Make no mistake there are, and will be losers.  Some companies did not (or not yet) adapt to the changes of the second coming of the digital age (we’ve all seen Cisco’s last few quarters).  In other areas there has been a changing of the guard; Apple is one of the rare exceptions that never skipped a beat over ten long years, and Google appears to be he new Microsoft, but better – by being the leading software provider to the ‘new’ hardware (mobile devices), all the while using their search business to literally ‘print’ money.

The Revolution will not be televised……

From President Obama to the recent uprisings in Tunisia and Egypt, we have also seen the power and scope of the internet revolution we are in the midst of.  This social revolution has created a kind of momentum, social, political, and technological, that cannot be stopped and the will forever change the course of history.  Every day we are more and more connected, and those who are unable or unwilling to adapt will be left behind; people, companies, and countries alike.  This was perhaps no  more evident than when [former] President Mubarak of Egypt spoke the world this past Thursday; he adamantly implored his people, the youth of Egypt, not to listen what the people on TV were saying/telling them what to do.  In that moment it was so obvious. This movement that began with a Google executive’s post on Facebook, a movement against a President/Dictator that, despite weeks of protests, was completely oblivious to the root of the riots and, to what the world had become.

This is a lesson not just to other nations that might rise up in peaceful democratic protest, but to all of us.  It’s been called a ‘tipping point,’ or wildfire, even cancer, but, like or not, the digital proliferation of humanity can no longer be stopped.  Perhaps more now, than ever in history, the people of the world, the masses, have the loudest voice.

The bottom line, is exponential……

This translates to a world where the most valuable infrastructure is digital, the most important security is cyber, and the majority of the world’s capital flows through fiber optic cables and is then transmitted through the air – and the rate of the proliferation of any and all of these digital trends is more rapid than anything in human history.  Faster than anything the ‘old world’ could muster other than perhaps cancer.  This past year social networking/group-coupon company, Groupon, grew from literally $0 in value to a valuation of over $1.4 billion – in less than 8 months! The company’s value literally grew at the speed of ‘word of mouth.’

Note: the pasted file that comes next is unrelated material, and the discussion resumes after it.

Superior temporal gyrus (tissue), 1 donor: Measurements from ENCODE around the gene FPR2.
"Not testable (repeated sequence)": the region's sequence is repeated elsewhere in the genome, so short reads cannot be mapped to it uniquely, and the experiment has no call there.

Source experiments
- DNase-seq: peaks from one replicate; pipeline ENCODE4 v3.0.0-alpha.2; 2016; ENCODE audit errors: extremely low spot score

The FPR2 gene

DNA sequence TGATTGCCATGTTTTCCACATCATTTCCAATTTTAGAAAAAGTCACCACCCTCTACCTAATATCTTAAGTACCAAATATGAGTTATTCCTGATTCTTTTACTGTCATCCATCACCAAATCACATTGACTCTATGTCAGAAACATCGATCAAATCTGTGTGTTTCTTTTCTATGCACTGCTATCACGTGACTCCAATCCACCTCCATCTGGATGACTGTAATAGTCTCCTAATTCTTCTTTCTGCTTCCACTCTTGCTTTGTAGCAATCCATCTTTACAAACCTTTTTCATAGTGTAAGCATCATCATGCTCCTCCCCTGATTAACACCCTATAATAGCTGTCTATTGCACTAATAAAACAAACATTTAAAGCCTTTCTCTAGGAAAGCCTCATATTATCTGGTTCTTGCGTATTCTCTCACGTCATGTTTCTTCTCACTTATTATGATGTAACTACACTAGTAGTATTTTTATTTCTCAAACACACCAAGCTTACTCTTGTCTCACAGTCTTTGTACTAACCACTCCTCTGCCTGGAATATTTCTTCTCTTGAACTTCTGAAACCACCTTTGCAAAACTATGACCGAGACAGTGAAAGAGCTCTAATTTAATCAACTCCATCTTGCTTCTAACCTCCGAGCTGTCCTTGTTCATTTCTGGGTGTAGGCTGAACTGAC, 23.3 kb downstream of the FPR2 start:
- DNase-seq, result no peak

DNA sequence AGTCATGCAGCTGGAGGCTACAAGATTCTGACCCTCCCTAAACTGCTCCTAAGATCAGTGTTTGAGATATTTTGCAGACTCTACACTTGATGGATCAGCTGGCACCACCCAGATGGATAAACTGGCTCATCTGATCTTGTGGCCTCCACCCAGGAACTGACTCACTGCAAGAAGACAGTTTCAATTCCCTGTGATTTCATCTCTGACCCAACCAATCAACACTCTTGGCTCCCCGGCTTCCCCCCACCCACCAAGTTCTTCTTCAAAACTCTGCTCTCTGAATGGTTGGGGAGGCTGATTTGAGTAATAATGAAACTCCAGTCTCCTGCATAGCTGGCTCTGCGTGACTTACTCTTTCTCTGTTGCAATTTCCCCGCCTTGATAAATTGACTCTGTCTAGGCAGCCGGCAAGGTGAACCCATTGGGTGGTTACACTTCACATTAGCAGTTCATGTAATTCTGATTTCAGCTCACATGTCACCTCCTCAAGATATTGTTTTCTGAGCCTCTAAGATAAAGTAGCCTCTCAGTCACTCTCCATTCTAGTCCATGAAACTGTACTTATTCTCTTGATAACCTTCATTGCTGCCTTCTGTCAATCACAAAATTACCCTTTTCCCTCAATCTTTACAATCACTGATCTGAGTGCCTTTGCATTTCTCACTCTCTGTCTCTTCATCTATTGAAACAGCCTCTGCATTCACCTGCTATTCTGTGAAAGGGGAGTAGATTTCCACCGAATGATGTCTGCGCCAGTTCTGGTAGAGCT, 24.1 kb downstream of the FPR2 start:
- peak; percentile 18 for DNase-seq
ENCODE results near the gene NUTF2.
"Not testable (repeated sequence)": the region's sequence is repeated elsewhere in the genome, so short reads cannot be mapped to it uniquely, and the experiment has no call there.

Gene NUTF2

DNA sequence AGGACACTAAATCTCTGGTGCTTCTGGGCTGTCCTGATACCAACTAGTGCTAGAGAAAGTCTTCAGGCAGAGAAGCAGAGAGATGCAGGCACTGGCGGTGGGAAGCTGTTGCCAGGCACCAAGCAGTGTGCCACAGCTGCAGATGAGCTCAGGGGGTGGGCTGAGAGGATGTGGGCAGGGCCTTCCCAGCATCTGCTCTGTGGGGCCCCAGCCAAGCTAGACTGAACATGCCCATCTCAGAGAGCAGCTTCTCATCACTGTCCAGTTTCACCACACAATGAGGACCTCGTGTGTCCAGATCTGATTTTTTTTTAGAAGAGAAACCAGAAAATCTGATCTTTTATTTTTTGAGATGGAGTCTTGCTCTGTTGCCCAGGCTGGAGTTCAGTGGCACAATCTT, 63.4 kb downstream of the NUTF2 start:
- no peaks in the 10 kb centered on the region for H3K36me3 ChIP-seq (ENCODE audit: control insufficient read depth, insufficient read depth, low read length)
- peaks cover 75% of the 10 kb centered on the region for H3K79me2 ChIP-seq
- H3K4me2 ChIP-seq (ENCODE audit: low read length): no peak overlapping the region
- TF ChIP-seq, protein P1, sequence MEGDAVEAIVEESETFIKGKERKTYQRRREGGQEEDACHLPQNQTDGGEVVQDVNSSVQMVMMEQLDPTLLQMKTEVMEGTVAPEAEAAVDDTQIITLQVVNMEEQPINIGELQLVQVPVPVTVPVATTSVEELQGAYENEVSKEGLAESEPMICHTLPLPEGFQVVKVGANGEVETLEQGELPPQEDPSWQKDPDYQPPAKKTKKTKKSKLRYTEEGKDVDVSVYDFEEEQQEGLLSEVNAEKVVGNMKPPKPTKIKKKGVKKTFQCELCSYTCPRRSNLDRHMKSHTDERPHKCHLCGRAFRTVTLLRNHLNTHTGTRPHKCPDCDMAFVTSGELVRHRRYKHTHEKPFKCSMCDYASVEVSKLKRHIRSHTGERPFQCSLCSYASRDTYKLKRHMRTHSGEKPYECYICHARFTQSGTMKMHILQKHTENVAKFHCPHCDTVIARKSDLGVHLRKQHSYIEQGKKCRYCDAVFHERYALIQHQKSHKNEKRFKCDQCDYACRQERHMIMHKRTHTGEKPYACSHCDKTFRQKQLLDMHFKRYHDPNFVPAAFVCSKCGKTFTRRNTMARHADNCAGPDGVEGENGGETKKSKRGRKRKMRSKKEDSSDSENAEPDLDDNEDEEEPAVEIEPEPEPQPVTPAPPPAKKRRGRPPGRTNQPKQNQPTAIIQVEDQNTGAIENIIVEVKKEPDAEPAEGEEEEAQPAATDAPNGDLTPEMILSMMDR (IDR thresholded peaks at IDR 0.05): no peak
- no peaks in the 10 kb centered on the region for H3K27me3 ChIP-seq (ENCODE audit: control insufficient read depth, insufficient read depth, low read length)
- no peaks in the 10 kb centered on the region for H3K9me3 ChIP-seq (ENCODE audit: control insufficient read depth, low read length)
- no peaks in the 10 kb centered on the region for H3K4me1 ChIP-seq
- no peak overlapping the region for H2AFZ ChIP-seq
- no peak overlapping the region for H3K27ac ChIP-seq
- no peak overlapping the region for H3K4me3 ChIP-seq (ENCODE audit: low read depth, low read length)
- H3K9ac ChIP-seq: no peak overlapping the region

Whether it’s the growth of the conservative ‘Tea Party’ or the youth of Egypt throwing their own ‘Cairo tea-party,’ we can literally see the proliferation of the internet revolution on the street.  If we look at IT spending, or at productivity, or at the growth in profits and revenues at tech companies, we can literally see the proliferation of the internet revolution on The Street.  And this time, they’re growing at almost the same rate.

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Why the street is wrong about what the iPhone means to Verizon

For months and months we have speculated (and been right) that the iPhone would inevitably come to Verizon and end AT&T’s reign of exclusivity with the popular consumer device – the time seems to finally be upon us.  Yet, all of the naysayers are now trying to convince us that the iPhone may be more trouble than it’s worth for Verizon; that subsidizing (the cost of being able to offer that sexy $200 price-point) the iPhone will crush Verizon’s margins; that bandwidth consumed by iPhone users might cripple Verizon’s network; that iPhone might cannibalize Verizon’s more profitable Android sales; and that somehow the moment we’ve been waiting for since the launch of the first iPhone might not be all it’s cracked up to be as a user experience, or as an investment.

Now let’s take a look at why none of he above will prove to be much, if any, headwind to the Verizon/iPhone experience: